I was 14 when I was kicked out of my house. I’d never been in trouble; I was an honor student at Philadelphia’s esteemed George Washington Carver High School of Engineering and Science. But in the years following my parents’ breakup, my charmed upbringing devolved into one that included social workers and even a summer living in a homeless shelter. And then one random day, my guidance counselor called me into his office. He said my family had called and going home wasn’t an option.
That evening, I was held in a teen shelter in Philadelphia. I didn’t even get to say goodbye to my three siblings. I slept in a large room lined with beds and full of girls. My period came that night; I told the woman watching us, who helped me change my sheets, and started to cry nonstop. She repeated, “It’s okay.” It wasn’t though; the rapid loss of control, dignity, and privacy weighed on me. The next day, they sent me to a group home for troubled teens. A nurse performed a physical, checking my weight and height and testing my blood for drugs. There were couches and TVs throughout the mini-motel–style buildings on campus—perhaps to distract us from memories of what brought us together—but you never really forgot where you were. The kids in line with trays at lunchtime, like a scene in a Dickens novel, gave it away.
Initially, I stayed quiet, watching the other teens—and the staffers, who I quickly learned were also watching me. They didn’t give privileges to new intakes, they said, adding I could be suicidal, violent, or try to run away. During one of my first days at the on-campus school (a term I use loosely since it was really a space with desks and tutors who spent the bulk of their time disciplining kids’ violent behavior) another teen in the shelter leaned over during class and whispered, “You don’t belong here.”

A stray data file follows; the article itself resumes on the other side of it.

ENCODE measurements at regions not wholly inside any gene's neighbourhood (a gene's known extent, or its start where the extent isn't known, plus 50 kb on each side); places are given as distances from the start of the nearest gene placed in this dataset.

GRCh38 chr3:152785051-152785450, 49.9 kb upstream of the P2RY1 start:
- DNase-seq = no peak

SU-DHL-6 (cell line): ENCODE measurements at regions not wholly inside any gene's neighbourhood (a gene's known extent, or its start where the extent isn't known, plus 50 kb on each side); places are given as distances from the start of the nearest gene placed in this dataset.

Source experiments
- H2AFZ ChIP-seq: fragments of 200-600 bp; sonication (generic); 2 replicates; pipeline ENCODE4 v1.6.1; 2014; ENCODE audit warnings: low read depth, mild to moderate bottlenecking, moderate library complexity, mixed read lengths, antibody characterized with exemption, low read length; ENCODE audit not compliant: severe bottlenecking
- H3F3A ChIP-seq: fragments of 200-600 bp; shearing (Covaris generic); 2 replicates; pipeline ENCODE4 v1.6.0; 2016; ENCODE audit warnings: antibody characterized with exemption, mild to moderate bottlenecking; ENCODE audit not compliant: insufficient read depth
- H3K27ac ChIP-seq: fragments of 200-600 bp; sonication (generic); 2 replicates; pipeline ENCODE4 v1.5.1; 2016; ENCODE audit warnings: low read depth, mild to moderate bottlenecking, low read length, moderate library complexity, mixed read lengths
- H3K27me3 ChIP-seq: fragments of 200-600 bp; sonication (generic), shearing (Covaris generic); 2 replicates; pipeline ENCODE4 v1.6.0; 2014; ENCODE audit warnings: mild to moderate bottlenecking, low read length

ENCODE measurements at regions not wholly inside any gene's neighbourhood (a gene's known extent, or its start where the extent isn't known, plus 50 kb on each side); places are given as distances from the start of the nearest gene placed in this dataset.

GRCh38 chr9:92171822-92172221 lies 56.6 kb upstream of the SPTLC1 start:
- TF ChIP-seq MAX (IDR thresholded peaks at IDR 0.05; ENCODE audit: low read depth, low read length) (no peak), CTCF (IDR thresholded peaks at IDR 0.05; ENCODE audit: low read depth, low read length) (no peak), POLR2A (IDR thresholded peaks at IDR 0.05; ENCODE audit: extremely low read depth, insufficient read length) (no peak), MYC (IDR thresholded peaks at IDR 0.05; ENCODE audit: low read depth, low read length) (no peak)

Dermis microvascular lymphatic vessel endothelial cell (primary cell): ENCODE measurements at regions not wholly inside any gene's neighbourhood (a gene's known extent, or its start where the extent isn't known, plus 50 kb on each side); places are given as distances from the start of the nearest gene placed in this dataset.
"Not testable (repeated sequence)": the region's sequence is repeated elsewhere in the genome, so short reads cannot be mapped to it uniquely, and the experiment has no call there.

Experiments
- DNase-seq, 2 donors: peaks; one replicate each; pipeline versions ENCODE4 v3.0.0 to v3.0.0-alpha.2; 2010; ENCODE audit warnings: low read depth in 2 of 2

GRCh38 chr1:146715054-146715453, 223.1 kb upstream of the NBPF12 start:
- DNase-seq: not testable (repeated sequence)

He was right; I had to make a plan.
A few kids from the home were approved to attend Radnor High School, a top academic program in the state. Approval to attend required months of observation, even if you had never shown a single sign of bad behavior. I couldn’t wait that long; school was my ticket to college, which was my ticket to a different life. But my big vocabulary made some of the staffers think I was a snob, and at first, they didn’t seem to want to help me. There will always be people in life who stand in your way if you ask for more than they think you deserve. So I hustled, pleading with my social worker and the staffers to speed up my timeline. In two months, I got approved to go to Radnor.
There, with hard work, I found my footing. I eventually left the home and was reunited with my siblings and paternal grandmother. I won a scholarship to Trinity Washington University, worked my way through college, interned at Emily’s List, and completed graduate degrees from University of Pennsylvania and Harvard. In 2010, I served as one of the youngest chiefs of staff in Congress, and I’ve worked with companies including Andreessen Horowitz and Alphabet.
Now I know that difficult situations make us strong. And that strength? It helps you to keep moving forward and focus your mind to create real change.
This article originally appeared in the February 2019 issue of Marie Claire.